Health and social care professionals will work together to assess your cared for's needs to deliver services. With their consent, they will share information about your cared for's situation with those involved in helping them. This means that your cared for should not be asked the same questions by different professionals and they will be better able to coordinate all the  services.

10. Your cared for's support plan (also known as care plan)

support plan helps you and your cared for to think about how to use a personal budget in order to get the care and support needed. It includes information that helps the Council to determine the budget.

11. Paying for care and support services

Care and support services are not free. Many people have to pay something towards their own care and some will have to pay for all of the costs.

You can find lots of information on the NHS Choices website about paying for care.

You can also find out about ways to pay for care in Barking and Dagenham here.

How to appeal against a decision about your cared for's care and support services link

12. Review

Why are services Reviewed?

The Council recognise that a person's needs may change over time so it is important to keep the support plan under review.

What is a review?

A review will be arranged by a social worker to look at the support a person receives to make sure it is meeting their needs. If the person's needs have changed, the Council will re-assess them and decide what support they need. Their support may stay the same, increase or they may get less support or different types of support. The review will also give them a chance to discuss the quality of care they receive.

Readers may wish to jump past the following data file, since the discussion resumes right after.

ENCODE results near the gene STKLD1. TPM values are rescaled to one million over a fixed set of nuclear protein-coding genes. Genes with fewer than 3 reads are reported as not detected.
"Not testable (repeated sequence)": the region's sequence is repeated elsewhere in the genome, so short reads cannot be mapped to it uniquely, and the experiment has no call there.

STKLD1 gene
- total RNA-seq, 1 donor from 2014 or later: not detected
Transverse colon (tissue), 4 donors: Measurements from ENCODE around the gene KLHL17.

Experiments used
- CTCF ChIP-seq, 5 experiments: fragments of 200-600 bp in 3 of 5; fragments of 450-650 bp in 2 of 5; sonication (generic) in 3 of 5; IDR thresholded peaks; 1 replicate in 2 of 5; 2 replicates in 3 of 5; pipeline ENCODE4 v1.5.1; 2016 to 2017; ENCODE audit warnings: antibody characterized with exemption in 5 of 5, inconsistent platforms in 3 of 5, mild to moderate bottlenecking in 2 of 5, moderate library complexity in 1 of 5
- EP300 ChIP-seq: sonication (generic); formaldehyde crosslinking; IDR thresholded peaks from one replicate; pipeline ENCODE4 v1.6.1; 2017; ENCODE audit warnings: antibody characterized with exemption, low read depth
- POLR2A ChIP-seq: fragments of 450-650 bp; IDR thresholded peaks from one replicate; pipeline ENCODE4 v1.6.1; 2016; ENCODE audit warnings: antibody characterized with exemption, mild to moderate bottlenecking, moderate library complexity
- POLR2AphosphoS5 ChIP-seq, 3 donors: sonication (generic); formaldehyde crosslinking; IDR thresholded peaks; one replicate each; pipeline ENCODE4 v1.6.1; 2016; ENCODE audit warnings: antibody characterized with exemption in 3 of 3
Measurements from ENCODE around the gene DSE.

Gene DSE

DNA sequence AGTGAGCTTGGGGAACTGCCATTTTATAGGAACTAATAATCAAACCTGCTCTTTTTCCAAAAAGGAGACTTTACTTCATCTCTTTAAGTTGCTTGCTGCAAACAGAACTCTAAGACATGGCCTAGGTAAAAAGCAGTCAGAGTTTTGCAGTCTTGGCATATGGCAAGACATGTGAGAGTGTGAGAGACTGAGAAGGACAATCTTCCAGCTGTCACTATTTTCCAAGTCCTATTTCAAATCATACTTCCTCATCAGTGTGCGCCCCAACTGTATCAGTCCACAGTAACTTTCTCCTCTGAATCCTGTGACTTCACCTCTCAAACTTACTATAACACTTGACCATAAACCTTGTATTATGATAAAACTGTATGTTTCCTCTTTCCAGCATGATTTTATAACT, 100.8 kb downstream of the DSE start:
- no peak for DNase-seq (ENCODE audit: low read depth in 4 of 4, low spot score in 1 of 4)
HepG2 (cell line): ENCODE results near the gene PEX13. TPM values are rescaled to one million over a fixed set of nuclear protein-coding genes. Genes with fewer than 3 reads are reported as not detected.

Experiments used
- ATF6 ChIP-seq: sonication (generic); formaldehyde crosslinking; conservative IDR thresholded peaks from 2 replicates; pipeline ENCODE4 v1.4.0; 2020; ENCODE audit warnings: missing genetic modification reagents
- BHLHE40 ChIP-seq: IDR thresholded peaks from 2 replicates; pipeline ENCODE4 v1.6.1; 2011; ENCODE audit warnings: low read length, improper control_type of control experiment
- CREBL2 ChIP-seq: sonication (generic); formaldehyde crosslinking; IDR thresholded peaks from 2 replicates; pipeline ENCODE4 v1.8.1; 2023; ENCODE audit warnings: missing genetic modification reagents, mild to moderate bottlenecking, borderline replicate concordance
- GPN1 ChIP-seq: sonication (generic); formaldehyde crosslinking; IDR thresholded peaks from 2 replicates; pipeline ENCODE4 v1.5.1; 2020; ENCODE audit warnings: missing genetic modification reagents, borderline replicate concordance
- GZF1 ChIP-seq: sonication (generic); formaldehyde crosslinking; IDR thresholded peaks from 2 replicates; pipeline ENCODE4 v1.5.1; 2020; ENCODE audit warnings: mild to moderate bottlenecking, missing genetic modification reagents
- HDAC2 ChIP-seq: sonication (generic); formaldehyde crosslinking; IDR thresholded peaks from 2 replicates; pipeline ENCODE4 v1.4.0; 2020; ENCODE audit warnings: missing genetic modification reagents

How often should a review take place?

You can expect to have a review once a year. However, we know that people’s needs change. If circumstances change, please contact the Intake and Access Team on 020 8227 2915, or by email at Intaketeam@lbbd.gov.uk

Who will be involved in the review?

The review will involve the person needing the review and a social worker and the following if appropriate:

  • Care provider
  • A carer or relatives
  • An advocate
  • GP

What will happen if the social worker decides the support needs have changed?

If the social worker decides the person's needs have changed they will talk to them about this at the review.

If they are not happy with the decisions made at the review they can talk to the social worker. They will answer any questions about the assessment and why the person is no longer entitled to the same level of support.

Not happy with the decision you can complain using the process outlined below.

13. Comments, compliments and complaints

The Council want you to tell them when they have got things right and also when they could have done things better or differently. The council try hard to make care and support as good as possible. If a person is not happy about the way you they been treated, they have a right to complain.

Find out more about Comments, compliments and complaints.